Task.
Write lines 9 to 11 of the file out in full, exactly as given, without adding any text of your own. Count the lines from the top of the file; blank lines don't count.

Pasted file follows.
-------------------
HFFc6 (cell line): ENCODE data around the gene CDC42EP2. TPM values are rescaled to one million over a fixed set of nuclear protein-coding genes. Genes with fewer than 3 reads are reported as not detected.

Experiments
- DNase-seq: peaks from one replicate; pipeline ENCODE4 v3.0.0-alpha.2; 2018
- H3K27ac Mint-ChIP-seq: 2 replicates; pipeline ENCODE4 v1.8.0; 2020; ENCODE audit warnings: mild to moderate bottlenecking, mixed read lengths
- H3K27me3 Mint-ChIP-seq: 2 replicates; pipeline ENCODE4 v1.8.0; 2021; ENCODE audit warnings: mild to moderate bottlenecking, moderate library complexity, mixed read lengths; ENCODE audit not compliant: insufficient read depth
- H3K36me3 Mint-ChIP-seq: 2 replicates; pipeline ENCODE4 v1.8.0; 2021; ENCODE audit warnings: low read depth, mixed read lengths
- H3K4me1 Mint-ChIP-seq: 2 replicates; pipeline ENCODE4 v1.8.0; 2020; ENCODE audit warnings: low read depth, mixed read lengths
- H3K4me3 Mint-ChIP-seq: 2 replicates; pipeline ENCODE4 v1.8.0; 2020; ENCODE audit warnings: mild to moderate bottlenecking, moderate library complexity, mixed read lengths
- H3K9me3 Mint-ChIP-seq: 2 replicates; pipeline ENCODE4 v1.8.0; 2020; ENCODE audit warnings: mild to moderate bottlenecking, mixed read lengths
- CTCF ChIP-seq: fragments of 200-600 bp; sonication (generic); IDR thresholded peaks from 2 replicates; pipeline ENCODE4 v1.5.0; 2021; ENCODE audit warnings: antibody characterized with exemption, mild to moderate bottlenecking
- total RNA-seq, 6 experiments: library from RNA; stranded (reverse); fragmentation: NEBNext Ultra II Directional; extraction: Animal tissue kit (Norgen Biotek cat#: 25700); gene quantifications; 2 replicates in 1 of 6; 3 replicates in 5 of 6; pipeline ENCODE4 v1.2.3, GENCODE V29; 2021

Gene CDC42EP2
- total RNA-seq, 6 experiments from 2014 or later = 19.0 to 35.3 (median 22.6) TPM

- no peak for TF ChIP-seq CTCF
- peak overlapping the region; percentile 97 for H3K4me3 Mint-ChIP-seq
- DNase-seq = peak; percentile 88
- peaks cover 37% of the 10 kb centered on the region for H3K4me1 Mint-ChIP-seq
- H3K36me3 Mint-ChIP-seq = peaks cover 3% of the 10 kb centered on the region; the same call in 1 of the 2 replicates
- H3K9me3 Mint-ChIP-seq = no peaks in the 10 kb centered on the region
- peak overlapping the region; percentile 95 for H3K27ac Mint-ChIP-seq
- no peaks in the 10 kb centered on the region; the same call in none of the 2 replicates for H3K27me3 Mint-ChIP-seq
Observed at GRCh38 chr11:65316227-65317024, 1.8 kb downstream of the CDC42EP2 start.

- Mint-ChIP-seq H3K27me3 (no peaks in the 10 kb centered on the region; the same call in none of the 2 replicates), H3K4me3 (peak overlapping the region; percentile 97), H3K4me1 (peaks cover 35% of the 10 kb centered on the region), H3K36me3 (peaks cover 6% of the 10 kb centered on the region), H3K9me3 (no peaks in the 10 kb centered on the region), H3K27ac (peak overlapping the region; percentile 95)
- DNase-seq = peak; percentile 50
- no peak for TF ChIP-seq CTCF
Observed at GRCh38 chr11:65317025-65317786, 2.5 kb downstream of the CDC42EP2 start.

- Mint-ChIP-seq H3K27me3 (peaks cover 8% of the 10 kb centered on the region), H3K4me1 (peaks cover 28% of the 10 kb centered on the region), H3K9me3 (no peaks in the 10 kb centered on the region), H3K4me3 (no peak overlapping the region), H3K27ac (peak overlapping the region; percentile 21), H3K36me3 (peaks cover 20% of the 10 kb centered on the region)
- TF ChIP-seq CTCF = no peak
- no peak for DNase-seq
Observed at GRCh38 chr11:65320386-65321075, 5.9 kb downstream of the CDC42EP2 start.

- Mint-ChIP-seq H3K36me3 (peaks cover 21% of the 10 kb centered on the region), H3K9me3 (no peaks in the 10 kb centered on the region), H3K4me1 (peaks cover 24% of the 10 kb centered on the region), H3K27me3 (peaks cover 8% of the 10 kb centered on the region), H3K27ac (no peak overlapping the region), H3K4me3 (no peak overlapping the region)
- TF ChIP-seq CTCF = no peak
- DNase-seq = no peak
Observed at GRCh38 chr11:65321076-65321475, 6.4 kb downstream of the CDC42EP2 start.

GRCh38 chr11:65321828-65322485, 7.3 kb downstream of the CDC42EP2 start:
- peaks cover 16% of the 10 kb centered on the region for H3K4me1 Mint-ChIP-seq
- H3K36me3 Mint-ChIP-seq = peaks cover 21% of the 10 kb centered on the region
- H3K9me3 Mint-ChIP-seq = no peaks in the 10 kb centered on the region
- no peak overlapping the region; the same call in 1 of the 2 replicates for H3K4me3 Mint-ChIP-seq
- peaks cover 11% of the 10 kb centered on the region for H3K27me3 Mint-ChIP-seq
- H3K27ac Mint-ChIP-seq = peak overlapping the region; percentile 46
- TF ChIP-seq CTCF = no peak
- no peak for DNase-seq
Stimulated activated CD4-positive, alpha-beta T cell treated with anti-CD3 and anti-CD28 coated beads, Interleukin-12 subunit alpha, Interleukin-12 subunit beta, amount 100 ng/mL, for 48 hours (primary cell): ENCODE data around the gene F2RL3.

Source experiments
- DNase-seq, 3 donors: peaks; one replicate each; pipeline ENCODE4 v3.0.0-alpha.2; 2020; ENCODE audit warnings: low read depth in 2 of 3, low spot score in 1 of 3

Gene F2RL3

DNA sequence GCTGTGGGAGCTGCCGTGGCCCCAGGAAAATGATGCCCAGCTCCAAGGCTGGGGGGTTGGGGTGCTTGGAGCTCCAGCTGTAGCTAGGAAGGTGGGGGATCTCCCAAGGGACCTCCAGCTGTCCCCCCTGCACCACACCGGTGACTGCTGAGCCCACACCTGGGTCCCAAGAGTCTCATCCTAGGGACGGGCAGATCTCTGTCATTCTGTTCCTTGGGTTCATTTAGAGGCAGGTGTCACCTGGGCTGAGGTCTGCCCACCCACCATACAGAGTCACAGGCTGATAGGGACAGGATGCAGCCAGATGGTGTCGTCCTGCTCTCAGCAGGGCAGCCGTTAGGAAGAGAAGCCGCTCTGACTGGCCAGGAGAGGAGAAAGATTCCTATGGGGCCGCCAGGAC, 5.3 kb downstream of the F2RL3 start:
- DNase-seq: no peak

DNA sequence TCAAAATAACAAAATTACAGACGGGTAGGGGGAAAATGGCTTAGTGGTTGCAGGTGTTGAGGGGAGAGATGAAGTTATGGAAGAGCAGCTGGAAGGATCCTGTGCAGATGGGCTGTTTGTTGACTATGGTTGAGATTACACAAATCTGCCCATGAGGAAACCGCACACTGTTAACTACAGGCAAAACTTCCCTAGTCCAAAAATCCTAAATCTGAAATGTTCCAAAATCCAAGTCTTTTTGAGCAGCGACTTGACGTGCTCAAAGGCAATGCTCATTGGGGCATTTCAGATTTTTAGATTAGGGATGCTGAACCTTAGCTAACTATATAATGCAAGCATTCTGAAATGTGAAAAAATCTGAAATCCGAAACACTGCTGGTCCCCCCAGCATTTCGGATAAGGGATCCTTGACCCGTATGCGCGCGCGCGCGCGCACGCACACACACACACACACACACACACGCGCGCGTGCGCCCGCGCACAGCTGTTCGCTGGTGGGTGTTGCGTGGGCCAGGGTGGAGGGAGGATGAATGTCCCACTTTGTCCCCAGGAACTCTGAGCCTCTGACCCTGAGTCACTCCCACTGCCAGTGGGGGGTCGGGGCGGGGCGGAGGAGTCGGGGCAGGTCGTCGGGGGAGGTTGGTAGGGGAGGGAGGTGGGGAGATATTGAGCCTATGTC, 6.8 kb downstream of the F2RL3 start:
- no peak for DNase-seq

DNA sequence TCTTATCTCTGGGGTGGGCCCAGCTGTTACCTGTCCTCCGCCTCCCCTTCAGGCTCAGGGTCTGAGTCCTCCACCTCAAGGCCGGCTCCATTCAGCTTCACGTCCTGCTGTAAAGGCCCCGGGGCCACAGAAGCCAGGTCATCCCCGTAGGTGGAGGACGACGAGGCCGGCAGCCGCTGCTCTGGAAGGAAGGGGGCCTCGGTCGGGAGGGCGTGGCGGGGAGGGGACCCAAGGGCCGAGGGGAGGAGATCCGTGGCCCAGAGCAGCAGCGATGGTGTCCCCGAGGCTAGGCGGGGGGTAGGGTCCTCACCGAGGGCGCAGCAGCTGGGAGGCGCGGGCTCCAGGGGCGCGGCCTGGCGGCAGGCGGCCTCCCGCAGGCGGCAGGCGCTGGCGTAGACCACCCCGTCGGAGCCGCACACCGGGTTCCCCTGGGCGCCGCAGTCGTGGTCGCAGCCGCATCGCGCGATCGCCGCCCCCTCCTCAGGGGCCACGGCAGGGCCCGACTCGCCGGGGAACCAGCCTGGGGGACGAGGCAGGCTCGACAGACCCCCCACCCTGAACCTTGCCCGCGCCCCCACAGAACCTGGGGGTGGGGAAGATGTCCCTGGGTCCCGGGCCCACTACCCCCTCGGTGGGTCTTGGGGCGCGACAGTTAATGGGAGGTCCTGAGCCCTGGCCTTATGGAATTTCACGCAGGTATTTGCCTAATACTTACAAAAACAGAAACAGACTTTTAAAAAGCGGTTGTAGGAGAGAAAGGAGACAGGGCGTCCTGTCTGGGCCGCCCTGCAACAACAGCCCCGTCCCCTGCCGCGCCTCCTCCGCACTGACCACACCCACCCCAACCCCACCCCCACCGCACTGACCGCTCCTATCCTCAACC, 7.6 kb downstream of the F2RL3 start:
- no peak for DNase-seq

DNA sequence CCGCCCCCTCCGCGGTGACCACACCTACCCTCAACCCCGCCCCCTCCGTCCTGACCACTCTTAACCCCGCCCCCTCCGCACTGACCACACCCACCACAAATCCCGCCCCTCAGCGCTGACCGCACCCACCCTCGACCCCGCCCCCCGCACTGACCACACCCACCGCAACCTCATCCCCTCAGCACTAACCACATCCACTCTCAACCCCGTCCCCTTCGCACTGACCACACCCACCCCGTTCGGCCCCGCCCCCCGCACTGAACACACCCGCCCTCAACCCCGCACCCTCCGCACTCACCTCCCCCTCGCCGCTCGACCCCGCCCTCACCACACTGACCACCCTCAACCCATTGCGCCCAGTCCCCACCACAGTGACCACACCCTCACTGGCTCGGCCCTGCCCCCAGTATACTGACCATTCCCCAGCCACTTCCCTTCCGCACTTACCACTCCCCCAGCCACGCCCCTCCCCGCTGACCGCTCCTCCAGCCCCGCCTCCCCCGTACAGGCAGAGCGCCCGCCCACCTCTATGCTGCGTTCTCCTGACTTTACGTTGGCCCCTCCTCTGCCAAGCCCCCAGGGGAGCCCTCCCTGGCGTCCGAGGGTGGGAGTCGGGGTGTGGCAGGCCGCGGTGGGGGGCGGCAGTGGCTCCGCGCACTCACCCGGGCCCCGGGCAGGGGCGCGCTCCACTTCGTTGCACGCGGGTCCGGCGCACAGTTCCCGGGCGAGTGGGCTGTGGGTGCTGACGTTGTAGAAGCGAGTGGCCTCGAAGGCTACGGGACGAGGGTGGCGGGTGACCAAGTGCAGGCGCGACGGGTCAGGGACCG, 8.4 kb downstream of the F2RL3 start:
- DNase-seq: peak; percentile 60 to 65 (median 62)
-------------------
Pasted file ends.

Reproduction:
- H3K9me3 Mint-ChIP-seq: 2 replicates; pipeline ENCODE4 v1.8.0; 2020; ENCODE audit warnings: mild to moderate bottlenecking, mixed read lengths
- CTCF ChIP-seq: fragments of 200-600 bp; sonication (generic); IDR thresholded peaks from 2 replicates; pipeline ENCODE4 v1.5.0; 2021; ENCODE audit warnings: antibody characterized with exemption, mild to moderate bottlenecking
- total RNA-seq, 6 experiments: library from RNA; stranded (reverse); fragmentation: NEBNext Ultra II Directional; extraction: Animal tissue kit (Norgen Biotek cat#: 25700); gene quantifications; 2 replicates in 1 of 6; 3 replicates in 5 of 6; pipeline ENCODE4 v1.2.3, GENCODE V29; 2021